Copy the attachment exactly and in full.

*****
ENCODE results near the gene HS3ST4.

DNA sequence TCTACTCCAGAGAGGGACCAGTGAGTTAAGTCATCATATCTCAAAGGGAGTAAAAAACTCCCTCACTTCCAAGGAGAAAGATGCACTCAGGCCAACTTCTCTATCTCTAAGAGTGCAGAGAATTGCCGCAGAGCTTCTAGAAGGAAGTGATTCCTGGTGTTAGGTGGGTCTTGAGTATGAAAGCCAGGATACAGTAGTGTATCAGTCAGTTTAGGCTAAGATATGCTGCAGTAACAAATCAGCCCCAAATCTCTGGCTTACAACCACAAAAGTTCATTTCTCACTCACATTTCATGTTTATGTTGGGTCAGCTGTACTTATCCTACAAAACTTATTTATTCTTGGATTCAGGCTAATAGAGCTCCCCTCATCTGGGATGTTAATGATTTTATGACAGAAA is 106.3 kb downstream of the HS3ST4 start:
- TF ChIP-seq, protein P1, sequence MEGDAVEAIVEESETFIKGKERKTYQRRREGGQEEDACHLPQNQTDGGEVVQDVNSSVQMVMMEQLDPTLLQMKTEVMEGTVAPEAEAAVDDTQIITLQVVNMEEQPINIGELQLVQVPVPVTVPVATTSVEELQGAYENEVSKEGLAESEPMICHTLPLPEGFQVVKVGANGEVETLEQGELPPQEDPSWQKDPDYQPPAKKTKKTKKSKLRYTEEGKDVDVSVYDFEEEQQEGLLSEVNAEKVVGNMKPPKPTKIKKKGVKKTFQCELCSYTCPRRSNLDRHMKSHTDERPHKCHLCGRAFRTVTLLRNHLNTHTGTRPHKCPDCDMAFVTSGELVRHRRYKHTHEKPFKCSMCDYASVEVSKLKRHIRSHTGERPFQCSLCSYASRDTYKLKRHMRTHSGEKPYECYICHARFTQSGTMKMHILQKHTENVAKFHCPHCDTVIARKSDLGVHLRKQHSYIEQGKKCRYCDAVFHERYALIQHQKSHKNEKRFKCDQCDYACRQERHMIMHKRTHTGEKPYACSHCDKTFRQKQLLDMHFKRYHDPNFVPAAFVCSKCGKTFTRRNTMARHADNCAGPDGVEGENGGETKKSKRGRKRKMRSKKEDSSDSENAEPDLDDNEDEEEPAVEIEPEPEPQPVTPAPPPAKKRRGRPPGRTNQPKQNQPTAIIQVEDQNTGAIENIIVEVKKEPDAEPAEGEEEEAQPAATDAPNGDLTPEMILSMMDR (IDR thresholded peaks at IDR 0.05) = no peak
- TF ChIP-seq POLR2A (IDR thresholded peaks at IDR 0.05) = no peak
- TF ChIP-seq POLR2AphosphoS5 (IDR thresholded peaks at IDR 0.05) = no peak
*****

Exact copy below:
ENCODE results near the gene HS3ST4.

DNA sequence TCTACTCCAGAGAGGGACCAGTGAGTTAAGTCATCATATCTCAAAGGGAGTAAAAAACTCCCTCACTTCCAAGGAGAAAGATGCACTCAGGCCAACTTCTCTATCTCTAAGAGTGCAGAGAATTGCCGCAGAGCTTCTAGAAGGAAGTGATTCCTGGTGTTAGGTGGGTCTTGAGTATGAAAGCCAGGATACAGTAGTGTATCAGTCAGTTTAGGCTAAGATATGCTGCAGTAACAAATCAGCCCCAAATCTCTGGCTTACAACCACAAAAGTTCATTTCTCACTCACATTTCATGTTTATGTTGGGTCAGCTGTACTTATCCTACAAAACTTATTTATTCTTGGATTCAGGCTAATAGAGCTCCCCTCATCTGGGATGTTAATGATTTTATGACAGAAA is 106.3 kb downstream of the HS3ST4 start:
- TF ChIP-seq, protein P1, sequence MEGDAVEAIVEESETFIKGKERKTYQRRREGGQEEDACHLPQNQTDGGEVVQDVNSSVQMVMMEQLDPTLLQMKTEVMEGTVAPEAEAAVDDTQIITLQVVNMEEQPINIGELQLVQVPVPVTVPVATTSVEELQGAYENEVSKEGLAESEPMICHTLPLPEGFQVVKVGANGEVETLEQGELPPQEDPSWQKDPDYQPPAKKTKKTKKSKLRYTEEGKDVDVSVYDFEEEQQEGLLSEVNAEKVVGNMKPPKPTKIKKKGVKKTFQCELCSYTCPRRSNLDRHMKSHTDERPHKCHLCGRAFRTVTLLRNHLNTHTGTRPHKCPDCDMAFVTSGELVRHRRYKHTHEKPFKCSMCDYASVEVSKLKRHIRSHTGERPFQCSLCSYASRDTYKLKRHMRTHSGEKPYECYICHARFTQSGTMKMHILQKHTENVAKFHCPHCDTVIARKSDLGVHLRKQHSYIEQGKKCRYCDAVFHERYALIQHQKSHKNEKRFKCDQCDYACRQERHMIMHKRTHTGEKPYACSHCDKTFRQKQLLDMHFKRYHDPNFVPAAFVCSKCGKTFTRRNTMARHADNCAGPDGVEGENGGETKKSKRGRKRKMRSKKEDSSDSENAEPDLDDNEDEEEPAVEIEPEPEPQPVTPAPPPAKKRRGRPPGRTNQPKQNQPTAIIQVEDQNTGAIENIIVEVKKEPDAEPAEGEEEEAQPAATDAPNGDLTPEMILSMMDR (IDR thresholded peaks at IDR 0.05) = no peak
- TF ChIP-seq POLR2A (IDR thresholded peaks at IDR 0.05) = no peak
- TF ChIP-seq POLR2AphosphoS5 (IDR thresholded peaks at IDR 0.05) = no peak